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Archive for September, 2011

(mid-sagittal brain fibers that connect the two hemispheres through the corpus callosum, photographed by Thomas Schultz–2006)

In my last post, which you can read here, I noted that it is important for me to take some quiet moments to listen to what my emotional body is telling me. If I’m able to do that I can make proactive choices about things that I’m feeling yucky about and make them better, thusly living a happier and more authentic life. Here’s an example:

I have a weird and possibly obsessive hatred of dry things touching other dry things. As a school teacher, this is an unfortunate hatred, because chalk and chalk boards are both very, very dry. Very dry. I’ve managed to survive by using this particular type of “dust free” chalk that comes in a green box. It’s denser than most chalk. I tell myself that it’s denser because it has more water in it, which allows me to use it without all of my teeth falling out. But that’s just an aside. The real story/pain comes in wiping the chalk off the board. All that bone dry power wafting into the air, dusty eraser fibers scratching along the slated board…I feel faint just thinking about it.  I try to have the students do it most of the time (even then sometimes I have to stand at the back of the room and not watch) and in the winter time, when it’s raining outside, I can handle it. But in August, hot and dry, sun burning down outside the window…oops! My bicuspid fell out! Dang.

Anyway, I’ve been cleaning my room in preparation for the first day. The boards have been on my list for days. I kept avoiding them, ignoring them, doing other jobs that don’t need to be done, without ever noticing or questioning why. Yesterday I stopped myself and said, Self, why are you avoiding the chalkboards? Then I answered Because the dryness is too much. If I have to, I will, but only with hatred in my heart. So then I asked myself, How can I make the job better for you/me? and then I answered Go and buy a giant sponge and fill up a bucket of water and use the giant sponge and the wet water on the dry, dry board.

So then that’s what I did. Well, actually I found a giant sponge and used that instead of buying one, but it came to the same end. The boards are clean and ready and I enjoyed the task.

I could have ignored myself. I could have powered through and wiped the boards with the dusty eraser and rubbed them black with the cloth that I keep for the job. But I would have had hatred in my heart, and now all I have is love. Love, moistened with the 98% water that’s in my body.

The point of this little story is to illuminate the dual nature of individual humans. How can there be a part of me that I ignore unless I have parts to me? How can I talk to myself and answer myself unless there are multiple sides to my nature? There are loads and loads of informative websites and books and research projects that have proven that the left and right hemispheres of the brain serve different functions. The left brain hemisphere controls literal language (grammar and vocabulary) while the right brain hemisphere controls the understanding of non-literal language (reading between the lines, intonation, sarcasm, contextual meanings). The left brain deals in facts–decoding the rational, linear, and objective–while the right brain deals in intuition–focusing on patterns, connections between experiences and things, and with a subjective understanding of the world. In other words, the right brain is all about feelings and the left brain is all about facts. The two hemispheres are connected by a band of nerve fibers called the corpus callosum, which allows the two sides to communicate with each other.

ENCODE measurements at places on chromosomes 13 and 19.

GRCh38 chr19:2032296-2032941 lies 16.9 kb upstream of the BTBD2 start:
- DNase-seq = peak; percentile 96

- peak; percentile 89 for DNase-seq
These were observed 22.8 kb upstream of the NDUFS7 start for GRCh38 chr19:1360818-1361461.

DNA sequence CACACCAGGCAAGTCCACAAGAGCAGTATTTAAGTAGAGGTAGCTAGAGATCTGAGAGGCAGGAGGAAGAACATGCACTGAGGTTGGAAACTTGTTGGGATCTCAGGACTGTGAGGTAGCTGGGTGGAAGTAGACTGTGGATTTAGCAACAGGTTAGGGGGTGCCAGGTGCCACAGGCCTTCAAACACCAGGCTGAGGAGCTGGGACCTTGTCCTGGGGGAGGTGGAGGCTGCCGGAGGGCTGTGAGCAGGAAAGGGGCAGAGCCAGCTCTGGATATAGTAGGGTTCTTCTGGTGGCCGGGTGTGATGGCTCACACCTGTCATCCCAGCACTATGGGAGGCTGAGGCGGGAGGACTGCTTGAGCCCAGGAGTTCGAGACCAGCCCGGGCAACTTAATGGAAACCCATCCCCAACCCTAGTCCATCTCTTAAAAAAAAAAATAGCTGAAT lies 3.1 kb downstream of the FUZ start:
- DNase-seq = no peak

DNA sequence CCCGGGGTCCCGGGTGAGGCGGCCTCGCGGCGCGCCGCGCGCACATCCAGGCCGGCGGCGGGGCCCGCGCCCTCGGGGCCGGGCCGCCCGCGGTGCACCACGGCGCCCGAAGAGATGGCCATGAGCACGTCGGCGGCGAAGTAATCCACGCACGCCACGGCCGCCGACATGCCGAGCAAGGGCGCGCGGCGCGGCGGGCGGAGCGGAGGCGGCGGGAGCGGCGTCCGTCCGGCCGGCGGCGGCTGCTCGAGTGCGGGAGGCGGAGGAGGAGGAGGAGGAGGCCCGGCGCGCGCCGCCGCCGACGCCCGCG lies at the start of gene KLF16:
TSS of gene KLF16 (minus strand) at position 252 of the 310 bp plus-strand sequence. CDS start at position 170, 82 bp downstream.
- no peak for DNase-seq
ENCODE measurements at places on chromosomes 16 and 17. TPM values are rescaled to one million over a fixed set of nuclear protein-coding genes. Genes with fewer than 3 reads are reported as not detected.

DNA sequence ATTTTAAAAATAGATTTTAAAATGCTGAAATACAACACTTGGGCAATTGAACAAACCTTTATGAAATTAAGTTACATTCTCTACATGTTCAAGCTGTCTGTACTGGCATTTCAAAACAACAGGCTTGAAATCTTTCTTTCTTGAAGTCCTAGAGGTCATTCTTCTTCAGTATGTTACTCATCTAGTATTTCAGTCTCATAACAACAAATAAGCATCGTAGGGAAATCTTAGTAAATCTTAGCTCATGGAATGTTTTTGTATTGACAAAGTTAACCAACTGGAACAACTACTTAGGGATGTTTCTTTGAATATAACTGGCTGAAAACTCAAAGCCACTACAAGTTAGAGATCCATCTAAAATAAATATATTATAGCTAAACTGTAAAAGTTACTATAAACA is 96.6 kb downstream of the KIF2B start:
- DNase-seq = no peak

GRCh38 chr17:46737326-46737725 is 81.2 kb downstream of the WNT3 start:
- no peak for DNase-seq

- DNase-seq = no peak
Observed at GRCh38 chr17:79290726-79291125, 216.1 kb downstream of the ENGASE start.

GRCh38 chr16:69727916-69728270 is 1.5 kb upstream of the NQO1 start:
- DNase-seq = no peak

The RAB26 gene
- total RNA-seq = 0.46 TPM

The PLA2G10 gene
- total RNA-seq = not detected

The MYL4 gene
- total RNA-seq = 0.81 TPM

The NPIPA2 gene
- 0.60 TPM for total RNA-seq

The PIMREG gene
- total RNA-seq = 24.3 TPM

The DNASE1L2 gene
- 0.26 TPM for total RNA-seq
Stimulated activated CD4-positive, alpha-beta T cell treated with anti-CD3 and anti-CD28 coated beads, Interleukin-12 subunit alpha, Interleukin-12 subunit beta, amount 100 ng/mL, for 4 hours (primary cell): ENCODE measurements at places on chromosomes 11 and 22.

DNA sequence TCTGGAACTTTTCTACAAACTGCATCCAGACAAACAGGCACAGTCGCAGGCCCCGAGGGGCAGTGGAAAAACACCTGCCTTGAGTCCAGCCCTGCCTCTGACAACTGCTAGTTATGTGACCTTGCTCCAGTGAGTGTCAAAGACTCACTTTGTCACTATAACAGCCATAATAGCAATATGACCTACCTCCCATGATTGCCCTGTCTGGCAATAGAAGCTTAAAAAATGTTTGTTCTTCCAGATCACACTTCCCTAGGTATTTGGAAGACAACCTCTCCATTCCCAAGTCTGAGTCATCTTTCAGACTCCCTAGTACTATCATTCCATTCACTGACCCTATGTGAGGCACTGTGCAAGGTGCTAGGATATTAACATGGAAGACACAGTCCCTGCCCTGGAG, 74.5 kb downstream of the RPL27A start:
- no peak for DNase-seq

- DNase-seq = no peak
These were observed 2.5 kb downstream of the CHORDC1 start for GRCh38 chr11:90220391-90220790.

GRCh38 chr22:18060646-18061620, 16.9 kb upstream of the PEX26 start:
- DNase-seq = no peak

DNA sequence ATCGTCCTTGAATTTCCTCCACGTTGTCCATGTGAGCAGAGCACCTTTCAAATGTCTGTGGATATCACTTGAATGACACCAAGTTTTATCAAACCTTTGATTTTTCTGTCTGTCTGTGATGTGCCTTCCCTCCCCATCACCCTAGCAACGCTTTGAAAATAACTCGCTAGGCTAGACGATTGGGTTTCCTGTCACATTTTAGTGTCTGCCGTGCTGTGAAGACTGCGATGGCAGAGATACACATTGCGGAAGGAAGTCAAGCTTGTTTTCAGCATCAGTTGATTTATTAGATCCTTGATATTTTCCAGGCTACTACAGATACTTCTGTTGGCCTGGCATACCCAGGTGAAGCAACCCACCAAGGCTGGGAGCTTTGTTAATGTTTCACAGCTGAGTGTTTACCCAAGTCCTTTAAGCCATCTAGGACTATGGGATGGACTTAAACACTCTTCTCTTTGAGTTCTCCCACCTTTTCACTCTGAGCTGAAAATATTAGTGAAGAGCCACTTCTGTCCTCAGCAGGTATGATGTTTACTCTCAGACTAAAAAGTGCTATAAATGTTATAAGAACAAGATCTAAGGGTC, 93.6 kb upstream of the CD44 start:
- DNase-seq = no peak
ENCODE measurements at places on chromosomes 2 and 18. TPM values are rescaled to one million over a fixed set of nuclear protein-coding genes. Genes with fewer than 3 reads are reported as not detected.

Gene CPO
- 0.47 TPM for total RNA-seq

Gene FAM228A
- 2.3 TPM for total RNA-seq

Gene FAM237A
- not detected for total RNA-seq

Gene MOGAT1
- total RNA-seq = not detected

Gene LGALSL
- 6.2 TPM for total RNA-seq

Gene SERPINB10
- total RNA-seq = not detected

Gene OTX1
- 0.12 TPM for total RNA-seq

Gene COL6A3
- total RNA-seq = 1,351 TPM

While we use both sides of our brain constantly throughout the day, most people tend to show a preference for one type of thinking over the other. (Here’s a fun test to see what your brain preference is.) Don’t worry, my point is still coming. Most people are left brain dominant, meaning that most people will believe facts coming from an external authority above their own feelings and intuitions, even when the facts are at odds with their own experiences. Over time, we begin to lose touch with our own feelings, choosing instead to focus on what is happening outside our actual experience. This leads to, at best, a superficial and un-authentic  life littered with depression and prescription drugs. At worst, it leads to illness and violence. Feelings that are pushed aside and ignored do not go away, they find alternate paths to the surface.

Fortunately, with a little conscious action, I can cut through that big bossy mouthed left hemisphere that always wants the facts. I can kneel down and put my ear on the track of that gentle, soft spoken feely, feely right hemisphere and give a good listen. It’s not that hard, once I remember to do it, and wow, I’m so much happier (and whole-er and more balanced) when I do.

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